Koh-i-Noor diamond 'staying put' in UK says Cameron
David Cameron has rejected calls for the famous Koh-i-Noor diamond, which has been part of the Crown Jewels for 150 years, to be returned to India.
The diamond, which was mined in India, was seized by the East India Company in 1849 and presented to Queen Victoria.
Indian politicians have long urged the 105-carat treasure's return.
But asked about the issue during his trip to India, Mr Cameron said such a move would set an unworkable precedent and it was "staying put".
The diamond fell into British hands as part of the Treaty of Lahore, which saw Britain take control of Punjab.
It was last worn by the late Queen Mother and was displayed on top of her crown when her coffin lay in state after her death in 2002.
Last year Tushar Gandhi, the great grandson of independence leader Mahatma Gandhi, said it should be returned as "atonement for the colonial past".
But Mr Cameron - who is on a two-day visit to India - told the Indian TV channel NDTV this would not be happening.
"If you say yes to one you suddenly find the British Museum would be empty," he said. "I think I am afraid to say, to disappoint all your viewers, it is going to have to stay put."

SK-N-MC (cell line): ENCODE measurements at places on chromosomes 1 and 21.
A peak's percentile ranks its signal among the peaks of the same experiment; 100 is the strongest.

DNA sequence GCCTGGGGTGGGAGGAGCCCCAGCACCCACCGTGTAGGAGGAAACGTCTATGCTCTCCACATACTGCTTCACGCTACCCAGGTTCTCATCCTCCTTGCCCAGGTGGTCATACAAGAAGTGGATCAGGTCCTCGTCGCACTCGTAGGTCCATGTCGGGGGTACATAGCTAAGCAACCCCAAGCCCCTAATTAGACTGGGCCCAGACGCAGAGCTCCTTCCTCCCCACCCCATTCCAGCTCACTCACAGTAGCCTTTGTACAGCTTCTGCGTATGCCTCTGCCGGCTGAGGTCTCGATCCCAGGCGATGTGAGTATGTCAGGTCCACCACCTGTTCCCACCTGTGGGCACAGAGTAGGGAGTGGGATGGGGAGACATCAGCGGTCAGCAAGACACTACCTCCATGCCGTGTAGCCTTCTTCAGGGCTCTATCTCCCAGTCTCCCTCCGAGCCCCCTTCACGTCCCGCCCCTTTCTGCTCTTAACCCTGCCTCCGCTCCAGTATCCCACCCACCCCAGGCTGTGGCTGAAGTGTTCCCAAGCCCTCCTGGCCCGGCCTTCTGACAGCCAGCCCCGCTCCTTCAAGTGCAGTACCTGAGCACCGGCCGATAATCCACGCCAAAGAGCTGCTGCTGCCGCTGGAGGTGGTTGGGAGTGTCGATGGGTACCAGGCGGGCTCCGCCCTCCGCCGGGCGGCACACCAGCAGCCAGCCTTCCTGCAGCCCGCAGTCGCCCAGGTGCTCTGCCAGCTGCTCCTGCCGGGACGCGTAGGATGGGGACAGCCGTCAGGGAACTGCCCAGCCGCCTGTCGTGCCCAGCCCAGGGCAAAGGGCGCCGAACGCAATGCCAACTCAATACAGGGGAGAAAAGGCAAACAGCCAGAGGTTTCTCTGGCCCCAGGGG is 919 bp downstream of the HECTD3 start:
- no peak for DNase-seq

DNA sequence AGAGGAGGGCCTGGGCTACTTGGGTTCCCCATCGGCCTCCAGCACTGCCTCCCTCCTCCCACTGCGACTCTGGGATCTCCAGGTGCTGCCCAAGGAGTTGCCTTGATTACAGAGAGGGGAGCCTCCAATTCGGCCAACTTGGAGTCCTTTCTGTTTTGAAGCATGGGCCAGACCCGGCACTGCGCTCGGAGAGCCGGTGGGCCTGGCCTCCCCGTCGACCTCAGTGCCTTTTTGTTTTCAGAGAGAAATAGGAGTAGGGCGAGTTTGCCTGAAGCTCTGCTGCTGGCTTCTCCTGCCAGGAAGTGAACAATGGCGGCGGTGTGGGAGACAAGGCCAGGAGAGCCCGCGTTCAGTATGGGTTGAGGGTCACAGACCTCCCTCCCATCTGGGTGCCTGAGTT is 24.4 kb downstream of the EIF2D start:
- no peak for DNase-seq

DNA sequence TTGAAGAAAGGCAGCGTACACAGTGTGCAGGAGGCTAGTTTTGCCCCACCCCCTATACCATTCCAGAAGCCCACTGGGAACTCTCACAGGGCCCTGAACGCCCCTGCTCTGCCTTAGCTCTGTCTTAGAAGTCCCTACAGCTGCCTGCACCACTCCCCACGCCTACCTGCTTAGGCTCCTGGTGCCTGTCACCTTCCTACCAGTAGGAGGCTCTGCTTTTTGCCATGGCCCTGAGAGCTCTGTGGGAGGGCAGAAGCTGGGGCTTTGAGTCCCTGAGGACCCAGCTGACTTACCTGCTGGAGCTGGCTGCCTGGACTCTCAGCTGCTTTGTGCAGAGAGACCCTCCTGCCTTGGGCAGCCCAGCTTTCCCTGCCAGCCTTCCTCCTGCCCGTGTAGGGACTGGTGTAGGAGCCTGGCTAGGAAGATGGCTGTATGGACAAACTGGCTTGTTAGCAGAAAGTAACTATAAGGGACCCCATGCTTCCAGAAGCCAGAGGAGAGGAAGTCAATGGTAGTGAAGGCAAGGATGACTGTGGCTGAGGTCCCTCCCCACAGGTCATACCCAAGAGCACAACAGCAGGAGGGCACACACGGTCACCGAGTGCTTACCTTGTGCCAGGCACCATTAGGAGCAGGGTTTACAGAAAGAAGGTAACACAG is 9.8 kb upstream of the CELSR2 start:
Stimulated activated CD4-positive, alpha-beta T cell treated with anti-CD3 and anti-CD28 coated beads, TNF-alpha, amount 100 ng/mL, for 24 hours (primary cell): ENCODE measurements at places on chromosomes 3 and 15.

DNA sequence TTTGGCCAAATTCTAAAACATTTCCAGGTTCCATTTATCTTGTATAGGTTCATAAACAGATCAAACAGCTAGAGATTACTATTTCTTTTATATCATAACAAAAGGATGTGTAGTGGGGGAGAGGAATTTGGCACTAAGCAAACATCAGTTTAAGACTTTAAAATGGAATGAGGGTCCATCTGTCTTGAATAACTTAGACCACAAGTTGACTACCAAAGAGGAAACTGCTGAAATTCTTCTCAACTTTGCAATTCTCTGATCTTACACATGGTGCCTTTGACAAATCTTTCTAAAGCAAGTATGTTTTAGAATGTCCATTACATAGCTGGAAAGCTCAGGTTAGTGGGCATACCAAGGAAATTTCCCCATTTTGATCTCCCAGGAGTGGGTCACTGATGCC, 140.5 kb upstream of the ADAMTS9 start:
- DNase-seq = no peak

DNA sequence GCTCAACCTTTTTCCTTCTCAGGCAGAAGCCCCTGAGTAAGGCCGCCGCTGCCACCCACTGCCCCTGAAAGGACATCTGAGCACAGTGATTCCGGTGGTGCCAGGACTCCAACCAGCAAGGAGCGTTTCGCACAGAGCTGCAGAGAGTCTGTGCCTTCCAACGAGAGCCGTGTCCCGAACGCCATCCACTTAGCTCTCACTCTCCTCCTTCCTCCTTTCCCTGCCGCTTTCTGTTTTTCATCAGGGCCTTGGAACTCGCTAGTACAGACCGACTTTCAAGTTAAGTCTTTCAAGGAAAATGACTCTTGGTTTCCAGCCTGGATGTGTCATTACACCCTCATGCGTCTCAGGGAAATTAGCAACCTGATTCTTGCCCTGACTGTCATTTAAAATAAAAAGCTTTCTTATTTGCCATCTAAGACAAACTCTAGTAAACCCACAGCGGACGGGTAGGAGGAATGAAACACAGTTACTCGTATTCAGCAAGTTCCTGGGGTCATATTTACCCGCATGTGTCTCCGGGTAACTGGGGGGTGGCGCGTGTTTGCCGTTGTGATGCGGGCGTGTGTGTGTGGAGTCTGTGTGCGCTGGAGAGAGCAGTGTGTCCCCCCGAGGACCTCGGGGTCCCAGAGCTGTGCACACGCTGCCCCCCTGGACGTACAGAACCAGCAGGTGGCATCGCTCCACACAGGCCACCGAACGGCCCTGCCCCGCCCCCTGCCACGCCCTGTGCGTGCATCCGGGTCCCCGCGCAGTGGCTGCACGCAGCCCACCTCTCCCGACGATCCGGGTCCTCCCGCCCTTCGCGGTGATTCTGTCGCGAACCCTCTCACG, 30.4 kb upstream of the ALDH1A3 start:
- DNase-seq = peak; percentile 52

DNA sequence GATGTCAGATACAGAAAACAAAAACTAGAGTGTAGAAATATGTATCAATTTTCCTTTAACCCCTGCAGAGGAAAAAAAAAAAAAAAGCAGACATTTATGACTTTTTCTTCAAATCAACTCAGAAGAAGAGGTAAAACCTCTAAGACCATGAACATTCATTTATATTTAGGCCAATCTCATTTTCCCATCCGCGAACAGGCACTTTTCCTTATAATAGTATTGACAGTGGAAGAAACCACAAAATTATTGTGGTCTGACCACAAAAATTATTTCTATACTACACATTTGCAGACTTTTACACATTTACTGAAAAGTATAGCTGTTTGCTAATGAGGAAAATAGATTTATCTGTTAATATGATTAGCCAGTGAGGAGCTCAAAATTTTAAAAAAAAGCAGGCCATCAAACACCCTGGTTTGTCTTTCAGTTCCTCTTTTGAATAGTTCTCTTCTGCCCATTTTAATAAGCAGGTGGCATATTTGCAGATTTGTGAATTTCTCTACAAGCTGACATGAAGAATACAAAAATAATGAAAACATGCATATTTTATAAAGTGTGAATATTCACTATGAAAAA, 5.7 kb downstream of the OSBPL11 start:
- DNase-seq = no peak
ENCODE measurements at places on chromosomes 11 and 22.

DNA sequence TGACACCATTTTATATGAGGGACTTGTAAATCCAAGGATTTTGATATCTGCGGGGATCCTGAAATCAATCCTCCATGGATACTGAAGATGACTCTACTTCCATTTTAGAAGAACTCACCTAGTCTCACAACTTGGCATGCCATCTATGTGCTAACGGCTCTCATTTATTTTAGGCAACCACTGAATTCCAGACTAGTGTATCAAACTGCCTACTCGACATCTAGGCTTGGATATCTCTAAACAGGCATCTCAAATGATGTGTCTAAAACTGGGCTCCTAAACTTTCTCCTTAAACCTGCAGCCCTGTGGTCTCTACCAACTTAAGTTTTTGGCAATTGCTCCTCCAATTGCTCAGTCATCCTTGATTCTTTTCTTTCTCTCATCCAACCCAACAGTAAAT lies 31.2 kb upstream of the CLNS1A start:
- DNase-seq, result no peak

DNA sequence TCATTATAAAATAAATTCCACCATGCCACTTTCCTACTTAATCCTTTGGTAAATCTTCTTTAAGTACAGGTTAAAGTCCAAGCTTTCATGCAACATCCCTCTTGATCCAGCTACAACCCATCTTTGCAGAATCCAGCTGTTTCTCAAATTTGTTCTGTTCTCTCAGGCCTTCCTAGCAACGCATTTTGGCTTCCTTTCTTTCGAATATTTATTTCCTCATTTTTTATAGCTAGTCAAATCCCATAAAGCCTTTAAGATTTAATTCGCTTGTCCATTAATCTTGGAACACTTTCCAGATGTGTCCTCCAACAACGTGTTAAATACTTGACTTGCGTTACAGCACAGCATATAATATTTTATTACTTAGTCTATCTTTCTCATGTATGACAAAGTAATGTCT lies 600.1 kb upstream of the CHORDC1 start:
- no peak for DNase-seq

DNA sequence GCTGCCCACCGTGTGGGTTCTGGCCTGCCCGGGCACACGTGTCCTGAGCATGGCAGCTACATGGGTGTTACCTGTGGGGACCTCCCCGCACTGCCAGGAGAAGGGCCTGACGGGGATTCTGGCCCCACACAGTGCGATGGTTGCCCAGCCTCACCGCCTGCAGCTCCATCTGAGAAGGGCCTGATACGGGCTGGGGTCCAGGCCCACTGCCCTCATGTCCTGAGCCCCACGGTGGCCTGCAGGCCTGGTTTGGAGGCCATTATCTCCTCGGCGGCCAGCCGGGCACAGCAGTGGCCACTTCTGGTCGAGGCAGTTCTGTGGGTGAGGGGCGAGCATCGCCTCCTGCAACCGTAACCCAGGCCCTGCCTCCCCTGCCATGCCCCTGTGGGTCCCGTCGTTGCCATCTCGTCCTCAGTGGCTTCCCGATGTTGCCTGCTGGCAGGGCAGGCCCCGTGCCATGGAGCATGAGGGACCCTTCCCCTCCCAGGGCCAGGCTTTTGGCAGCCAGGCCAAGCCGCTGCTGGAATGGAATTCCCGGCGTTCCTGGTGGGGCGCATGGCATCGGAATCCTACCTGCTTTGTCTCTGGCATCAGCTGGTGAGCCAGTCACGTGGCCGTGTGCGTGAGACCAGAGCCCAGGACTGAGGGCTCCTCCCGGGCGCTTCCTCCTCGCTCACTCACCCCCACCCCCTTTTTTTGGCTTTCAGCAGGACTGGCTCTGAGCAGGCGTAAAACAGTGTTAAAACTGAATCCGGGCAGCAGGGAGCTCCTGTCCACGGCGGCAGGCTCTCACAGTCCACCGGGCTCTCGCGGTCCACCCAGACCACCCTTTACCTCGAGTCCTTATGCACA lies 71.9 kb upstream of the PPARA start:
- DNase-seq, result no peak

Among other disputes over famous artefacts, Greece has for many years called for the return of the Elgin Marbles, removed from the Parthenon some 200 years ago and taken to London by the Earl of Elgin.
One expert on the Crown Jewels said, by definition, all diamonds produced before the mid-18th Century were of Indian origin since no other country mined them.
But historian Dr Anna Keay told the BBC that since its creation, the diamond had had many different owners, being in Persian and Afghan as well as Indian hands.
"The crucial thing is this diamond has been in circulation certainly since the beginning of the 16th Century during which time it has been in the hands of whole sequence of different rulers," told Radio 4's Today programme.
"The question is to which point do you take it back."
The historical case for repatriating the diamond to India was not particularly "sensible", she said, and it was "very unlikely" to happen.
"Either you take the view that objects should stay in the country from which they artistically or geologically sprang.
"Or you say things, through the passage of time and circumstances, change hands and that is the nature of cultural exchange.
"In that case, it is very hard to see a convincing argument for the diamond to go back to India where it hasn't been since the 1730s."